We joined the JMT, took note of the ranger cabin at the junction and began hiking south on the JMT through the forest, looking for a campsite. We debated heading to Grouse Meadow versus stopping at the first good site. We ended up stopping at the first good site we found with plenty of light to make a nice camp before dark. Our camp was very close to the river, but unfortunately at a spot heavily used by horse-packers and heavily littered with horse turds. It was barely possible to find areas away from the stench and mess (at spots that I suppose the horse packers use, perhaps they enjoy the aroma or are so accustomed to it that they no longer notice or object). My hammock was set up with a fine view of the river only a few feet away, as well as of the cliffs on the south side of LeConte Canyon. Given the mess left by the horse-packers, I hardly feel apologetic for my choice of camp location.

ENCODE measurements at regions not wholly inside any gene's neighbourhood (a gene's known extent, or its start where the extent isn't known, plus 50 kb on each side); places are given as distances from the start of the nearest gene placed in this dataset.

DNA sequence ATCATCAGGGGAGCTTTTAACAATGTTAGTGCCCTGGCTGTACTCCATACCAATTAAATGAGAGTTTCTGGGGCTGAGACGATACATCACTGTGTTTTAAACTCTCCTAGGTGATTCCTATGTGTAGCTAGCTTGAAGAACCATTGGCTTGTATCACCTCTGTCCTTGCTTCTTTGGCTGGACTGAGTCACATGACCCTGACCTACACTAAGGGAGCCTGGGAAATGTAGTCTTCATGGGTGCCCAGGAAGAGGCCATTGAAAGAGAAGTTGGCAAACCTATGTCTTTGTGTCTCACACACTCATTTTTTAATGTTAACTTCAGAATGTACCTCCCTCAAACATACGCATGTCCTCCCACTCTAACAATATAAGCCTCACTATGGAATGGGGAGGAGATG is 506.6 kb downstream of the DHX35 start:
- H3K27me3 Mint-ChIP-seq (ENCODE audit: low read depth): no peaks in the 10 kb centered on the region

We were visited by several tame deer, who seemed accustomed to being friendly with people using this camp spot. Curiously they seemed to accept us as a normal part of their environment, but would be started by people passing on the JMT only 50 feet away. It was as if we had become a part of their group. They appeared again in the morning and sniffed at our bear canisters and walked into our camp approaching withing 20 feet of me sleeping in my hammock.